The New York Times leads with four of the largest labor unions boycotting this week's AFL-CIO convention in Chicago. The Wall Street Journal tops its world-wide newsbox with the Sharm El-Sheikh bombings. The Washington Post leads with the latest update on the investigation into the London attacks and fronts news that officials in Egypt now link the three men thought responsible for the blasts in Sharm El-Sheikh to an attack last year at the Taba Hilton, also in the Sinai Peninsula. The Los Angeles Times leads locally but fronts the suicide bombing aimed at an Iraqi police station. USA Today leads with Lance Armstrong's Tour de France win.
Although the Chicago convention was planned to celebrate the 50th anniversary of the merger of the AFL and the CIO, the NYT reports that two of the boycotting unions—the Teamsters and the Service Employees International Union—say they will also be withdrawing from the federation entirely. The WP claims that all four of the boycotting unions will be withdrawing, including the United Food and Commercial Workers Union and Unite Here, which represents hotel, restaurant, and garment workers.
At the heart of the dispute is the decline of organized labor—less than 8 percent of private sector workers are in unions, compared with 35 percent at the time of the historic merger. The boycotting unions are especially dissatisfied with the leadership of John J. Sweeney, AFL-CIO president since 1995.
Dissenters have formed their own organization, the Change to Win Coalition, which they hope will foster union growth through organized campaigns against giant companies like Wal-Mart. AFL-CIO leaders retort that the only things dissenters will be fostering are the forces opposed to organized labor. Union infighting is especially bad news for democrats as labor donates big to political campaigns and organizes massive voting drives. In the 2004 election, union households, which made up 24 percent of all votes, gave John Kerry a 5.8 million-vote majority.
In London, investigators now link the four fugitives responsible for last week's botched bombings to the four suicide bombers thought responsible for the deadly blasts two weeks prior. The NYT earlier revealed that a pamphlet for a whitewater rafting trip in Wales had been found in one of the backpacks of Thursday's bombers and that two of the July 7suicide bombers were on that same trip. One police theory has all eight bombers meeting up on the day of the rafting trip. On Saturday night police arrested a man in connection with the failed blasts; two others were arrested on Friday. Two men are also being held on suspicion of involvement.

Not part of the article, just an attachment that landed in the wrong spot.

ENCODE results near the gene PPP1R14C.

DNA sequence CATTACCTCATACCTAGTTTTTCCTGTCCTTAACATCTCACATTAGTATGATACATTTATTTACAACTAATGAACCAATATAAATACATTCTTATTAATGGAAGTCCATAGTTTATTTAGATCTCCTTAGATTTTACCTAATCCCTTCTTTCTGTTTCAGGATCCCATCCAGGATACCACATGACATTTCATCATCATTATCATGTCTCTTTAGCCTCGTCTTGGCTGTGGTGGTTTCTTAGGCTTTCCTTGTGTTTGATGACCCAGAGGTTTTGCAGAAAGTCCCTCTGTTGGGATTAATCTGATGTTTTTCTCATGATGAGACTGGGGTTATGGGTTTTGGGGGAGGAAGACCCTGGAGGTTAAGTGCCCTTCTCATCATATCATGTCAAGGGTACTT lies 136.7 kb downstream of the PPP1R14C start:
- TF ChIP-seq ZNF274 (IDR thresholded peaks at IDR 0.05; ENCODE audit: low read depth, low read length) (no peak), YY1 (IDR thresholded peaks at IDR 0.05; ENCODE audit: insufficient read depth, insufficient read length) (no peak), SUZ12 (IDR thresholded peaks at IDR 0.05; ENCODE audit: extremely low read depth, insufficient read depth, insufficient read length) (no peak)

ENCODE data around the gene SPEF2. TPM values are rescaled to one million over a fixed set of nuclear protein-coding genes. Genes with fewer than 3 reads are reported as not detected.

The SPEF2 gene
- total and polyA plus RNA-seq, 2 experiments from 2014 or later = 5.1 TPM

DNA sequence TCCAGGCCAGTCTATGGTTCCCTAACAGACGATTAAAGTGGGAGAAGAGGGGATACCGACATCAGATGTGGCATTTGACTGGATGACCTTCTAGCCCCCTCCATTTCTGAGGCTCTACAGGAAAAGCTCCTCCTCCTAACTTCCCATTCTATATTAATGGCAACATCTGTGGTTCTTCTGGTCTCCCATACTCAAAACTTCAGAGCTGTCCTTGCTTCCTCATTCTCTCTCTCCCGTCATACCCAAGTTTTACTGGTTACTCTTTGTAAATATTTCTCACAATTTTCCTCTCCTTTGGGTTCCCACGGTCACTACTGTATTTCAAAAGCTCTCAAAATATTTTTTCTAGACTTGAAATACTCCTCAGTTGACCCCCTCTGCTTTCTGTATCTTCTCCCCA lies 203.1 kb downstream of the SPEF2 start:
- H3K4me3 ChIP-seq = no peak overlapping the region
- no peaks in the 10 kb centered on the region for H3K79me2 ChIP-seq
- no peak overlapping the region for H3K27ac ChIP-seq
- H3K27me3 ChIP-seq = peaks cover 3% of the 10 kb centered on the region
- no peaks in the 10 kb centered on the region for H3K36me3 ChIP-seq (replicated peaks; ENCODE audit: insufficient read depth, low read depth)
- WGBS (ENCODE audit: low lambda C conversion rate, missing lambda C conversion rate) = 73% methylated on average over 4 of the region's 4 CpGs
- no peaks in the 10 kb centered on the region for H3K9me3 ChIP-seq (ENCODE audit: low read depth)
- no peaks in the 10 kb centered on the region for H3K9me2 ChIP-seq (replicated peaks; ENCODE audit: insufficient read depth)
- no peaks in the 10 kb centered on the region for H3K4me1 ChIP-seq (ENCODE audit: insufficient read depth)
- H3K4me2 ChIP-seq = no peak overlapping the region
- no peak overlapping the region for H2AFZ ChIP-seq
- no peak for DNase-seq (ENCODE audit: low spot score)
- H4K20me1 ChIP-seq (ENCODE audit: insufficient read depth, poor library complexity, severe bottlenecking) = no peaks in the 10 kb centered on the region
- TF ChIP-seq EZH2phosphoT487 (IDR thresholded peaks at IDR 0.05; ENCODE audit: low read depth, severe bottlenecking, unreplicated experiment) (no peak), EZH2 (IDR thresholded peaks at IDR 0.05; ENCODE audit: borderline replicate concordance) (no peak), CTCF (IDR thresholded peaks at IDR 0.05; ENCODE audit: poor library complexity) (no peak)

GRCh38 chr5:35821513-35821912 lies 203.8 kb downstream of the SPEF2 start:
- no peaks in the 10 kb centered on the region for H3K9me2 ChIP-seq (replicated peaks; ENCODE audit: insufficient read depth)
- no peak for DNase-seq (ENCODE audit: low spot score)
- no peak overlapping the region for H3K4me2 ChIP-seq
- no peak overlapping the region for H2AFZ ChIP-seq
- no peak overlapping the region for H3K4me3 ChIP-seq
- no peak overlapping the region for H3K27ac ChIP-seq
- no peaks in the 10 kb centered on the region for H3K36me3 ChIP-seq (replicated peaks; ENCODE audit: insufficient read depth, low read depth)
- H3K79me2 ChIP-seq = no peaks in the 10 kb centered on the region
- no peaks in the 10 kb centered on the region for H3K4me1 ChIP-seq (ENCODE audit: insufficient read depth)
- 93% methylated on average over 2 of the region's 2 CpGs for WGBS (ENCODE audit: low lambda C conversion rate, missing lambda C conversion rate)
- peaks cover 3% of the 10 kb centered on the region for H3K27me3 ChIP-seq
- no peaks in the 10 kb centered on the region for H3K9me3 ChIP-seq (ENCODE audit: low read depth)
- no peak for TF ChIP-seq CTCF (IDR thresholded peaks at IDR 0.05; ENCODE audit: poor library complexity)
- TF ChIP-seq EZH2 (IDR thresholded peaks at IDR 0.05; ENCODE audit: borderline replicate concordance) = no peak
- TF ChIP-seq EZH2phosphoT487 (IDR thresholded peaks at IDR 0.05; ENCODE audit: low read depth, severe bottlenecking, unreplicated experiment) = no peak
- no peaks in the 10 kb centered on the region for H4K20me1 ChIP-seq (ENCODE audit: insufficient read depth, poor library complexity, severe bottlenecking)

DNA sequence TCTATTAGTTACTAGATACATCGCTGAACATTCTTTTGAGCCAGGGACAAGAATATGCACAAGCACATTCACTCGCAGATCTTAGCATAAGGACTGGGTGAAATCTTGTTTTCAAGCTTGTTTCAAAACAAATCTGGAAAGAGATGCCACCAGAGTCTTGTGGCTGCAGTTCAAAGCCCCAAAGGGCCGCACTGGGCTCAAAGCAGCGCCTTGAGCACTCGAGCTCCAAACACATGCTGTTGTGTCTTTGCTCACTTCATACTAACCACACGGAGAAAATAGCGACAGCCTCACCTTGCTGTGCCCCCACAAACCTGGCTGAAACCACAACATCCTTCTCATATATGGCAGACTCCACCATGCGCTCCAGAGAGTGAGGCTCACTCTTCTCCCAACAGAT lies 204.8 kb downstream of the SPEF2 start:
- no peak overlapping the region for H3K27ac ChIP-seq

Like the blast in Taba which killed 34 four people, the bombs in Sharm El-Sheikh were transported in pickup trucks and were spaced only minutes apart. There is at least one difference, however: The explosives in Saturday's attacks were mixed with nails to "maximize casualties." According to the WP, Egypt's interior minister has publicly suggested a link between both attacks. The investigation into the Taba bombing resulted in 3,000 arrests as well as charges of police abuse and torture. Two of the men blamed for those attacks went on trial in Egypt on Saturday (one is being tried in absentia). Also, two groups have claimed responsibility—one of them, the Abdullah Azzam Brigades of al-Qaida in Syria and Egypt, previously claimed responsibility for the Taba bombings. Still, the NYT is less bullish on jumping to connect the attacks and quotes officials as saying that more information is needed.
The NYT goes below the fold with news that Sunni Arab leaders ended their boycott and will participate in the drafting of the new Iraqi constitution. After one of the constitutional committee's fifteen Sunni drafters was killed last week, the remaining 14 boycotted until the committee approved a list of security demands—including a request that the government provide them with bodyguards. The Iraqi Parliament must approve the constitution by August 15before it goes to a national referendum in October. The announcement was made as a suicide bomber drove into a police station's barricades in Baghdad, killing at least 25 people (the LAT has the death toll as high as 40) and wounding at least 33 more.
Also in Iraq, early Monday morning a suicide bomber blew up a minibus in central Baghdad killing six and wounding 10.
The WP reports that even though he has no memory of his membership, Judge John Roberts was mysteriously listed as a member of the Federalist Society in the organization's 1997-1998 leadership directory. Although membership in the conservative legal society is secret, the WP got its hands on a copy of the directory, which named Roberts as not only a member, but a member of the steering committee of the Washington chapter. While the news is hardly a smoking gun, it gives some indication, or confirmation, of the nominee's political sympathies.
Vive Lance: USAT leads with, and everyone else fronts, bicyclist Lance Armstrong's seventh consecutive Tour de France win and his retirement from the sport. Armstrong completed the 2,241-mile race on Sunday and accepted his trophy after a French military band played "The Star-Spangled Banner" and an American flag was flown over the Champs-Élysées. * In 1996 Armstrong began treatment and underwent surgery for testicular cancer which spread to his lungs and brain; he won his first Tour de France three years later.
* Correction, July 26: This article originally and incorrectly claimed that the Tour de France covers 15,000 miles. In fact it covers 2,241 miles.